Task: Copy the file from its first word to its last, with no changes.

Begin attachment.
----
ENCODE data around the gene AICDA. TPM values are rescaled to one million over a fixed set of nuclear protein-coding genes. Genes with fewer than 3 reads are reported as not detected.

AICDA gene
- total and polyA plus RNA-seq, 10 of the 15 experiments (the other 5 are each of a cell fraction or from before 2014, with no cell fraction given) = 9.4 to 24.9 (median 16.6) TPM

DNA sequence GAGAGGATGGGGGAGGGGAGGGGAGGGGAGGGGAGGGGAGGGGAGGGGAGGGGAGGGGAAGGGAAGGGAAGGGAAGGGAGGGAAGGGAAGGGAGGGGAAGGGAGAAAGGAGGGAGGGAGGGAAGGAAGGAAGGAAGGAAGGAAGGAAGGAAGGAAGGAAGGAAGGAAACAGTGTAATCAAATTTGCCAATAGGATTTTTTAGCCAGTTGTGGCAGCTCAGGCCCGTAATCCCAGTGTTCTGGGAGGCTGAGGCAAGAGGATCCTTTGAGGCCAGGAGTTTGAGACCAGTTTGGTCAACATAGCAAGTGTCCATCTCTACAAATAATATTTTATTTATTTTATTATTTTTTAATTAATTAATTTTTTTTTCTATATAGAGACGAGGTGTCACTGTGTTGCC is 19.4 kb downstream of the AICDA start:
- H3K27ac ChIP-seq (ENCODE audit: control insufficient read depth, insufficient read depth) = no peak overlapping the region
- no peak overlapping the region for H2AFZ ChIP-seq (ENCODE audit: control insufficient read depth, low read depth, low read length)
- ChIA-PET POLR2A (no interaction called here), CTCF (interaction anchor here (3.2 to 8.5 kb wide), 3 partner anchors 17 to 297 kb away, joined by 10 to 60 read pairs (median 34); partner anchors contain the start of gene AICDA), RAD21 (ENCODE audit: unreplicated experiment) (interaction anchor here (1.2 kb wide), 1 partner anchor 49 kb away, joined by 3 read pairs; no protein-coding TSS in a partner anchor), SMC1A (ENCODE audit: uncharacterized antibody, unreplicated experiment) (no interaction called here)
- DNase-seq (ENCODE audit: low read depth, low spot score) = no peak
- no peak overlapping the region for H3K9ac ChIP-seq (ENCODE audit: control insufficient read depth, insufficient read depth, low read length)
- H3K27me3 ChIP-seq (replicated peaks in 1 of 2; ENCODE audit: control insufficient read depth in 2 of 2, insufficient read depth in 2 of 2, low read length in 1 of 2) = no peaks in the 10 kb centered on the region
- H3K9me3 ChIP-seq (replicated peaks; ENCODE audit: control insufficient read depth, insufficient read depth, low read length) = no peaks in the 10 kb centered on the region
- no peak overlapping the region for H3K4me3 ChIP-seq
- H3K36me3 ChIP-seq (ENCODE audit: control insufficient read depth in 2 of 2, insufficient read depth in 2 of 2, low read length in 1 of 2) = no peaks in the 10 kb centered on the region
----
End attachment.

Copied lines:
ENCODE data around the gene AICDA. TPM values are rescaled to one million over a fixed set of nuclear protein-coding genes. Genes with fewer than 3 reads are reported as not detected.

AICDA gene
- total and polyA plus RNA-seq, 10 of the 15 experiments (the other 5 are each of a cell fraction or from before 2014, with no cell fraction given) = 9.4 to 24.9 (median 16.6) TPM

DNA sequence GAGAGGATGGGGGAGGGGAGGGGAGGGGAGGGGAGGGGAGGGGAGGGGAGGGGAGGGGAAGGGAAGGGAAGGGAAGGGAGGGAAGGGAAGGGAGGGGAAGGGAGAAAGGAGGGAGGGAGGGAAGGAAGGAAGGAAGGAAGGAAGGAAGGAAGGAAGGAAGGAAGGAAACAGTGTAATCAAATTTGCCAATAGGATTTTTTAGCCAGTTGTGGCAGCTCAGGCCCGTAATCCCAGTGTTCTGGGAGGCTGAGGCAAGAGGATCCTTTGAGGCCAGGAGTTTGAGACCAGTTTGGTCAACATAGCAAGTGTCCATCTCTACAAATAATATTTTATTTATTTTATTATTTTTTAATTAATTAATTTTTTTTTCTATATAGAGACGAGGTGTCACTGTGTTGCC is 19.4 kb downstream of the AICDA start:
- H3K27ac ChIP-seq (ENCODE audit: control insufficient read depth, insufficient read depth) = no peak overlapping the region
- no peak overlapping the region for H2AFZ ChIP-seq (ENCODE audit: control insufficient read depth, low read depth, low read length)
- ChIA-PET POLR2A (no interaction called here), CTCF (interaction anchor here (3.2 to 8.5 kb wide), 3 partner anchors 17 to 297 kb away, joined by 10 to 60 read pairs (median 34); partner anchors contain the start of gene AICDA), RAD21 (ENCODE audit: unreplicated experiment) (interaction anchor here (1.2 kb wide), 1 partner anchor 49 kb away, joined by 3 read pairs; no protein-coding TSS in a partner anchor), SMC1A (ENCODE audit: uncharacterized antibody, unreplicated experiment) (no interaction called here)
- DNase-seq (ENCODE audit: low read depth, low spot score) = no peak
- no peak overlapping the region for H3K9ac ChIP-seq (ENCODE audit: control insufficient read depth, insufficient read depth, low read length)
- H3K27me3 ChIP-seq (replicated peaks in 1 of 2; ENCODE audit: control insufficient read depth in 2 of 2, insufficient read depth in 2 of 2, low read length in 1 of 2) = no peaks in the 10 kb centered on the region
- H3K9me3 ChIP-seq (replicated peaks; ENCODE audit: control insufficient read depth, insufficient read depth, low read length) = no peaks in the 10 kb centered on the region
- no peak overlapping the region for H3K4me3 ChIP-seq
- H3K36me3 ChIP-seq (ENCODE audit: control insufficient read depth in 2 of 2, insufficient read depth in 2 of 2, low read length in 1 of 2) = no peaks in the 10 kb centered on the region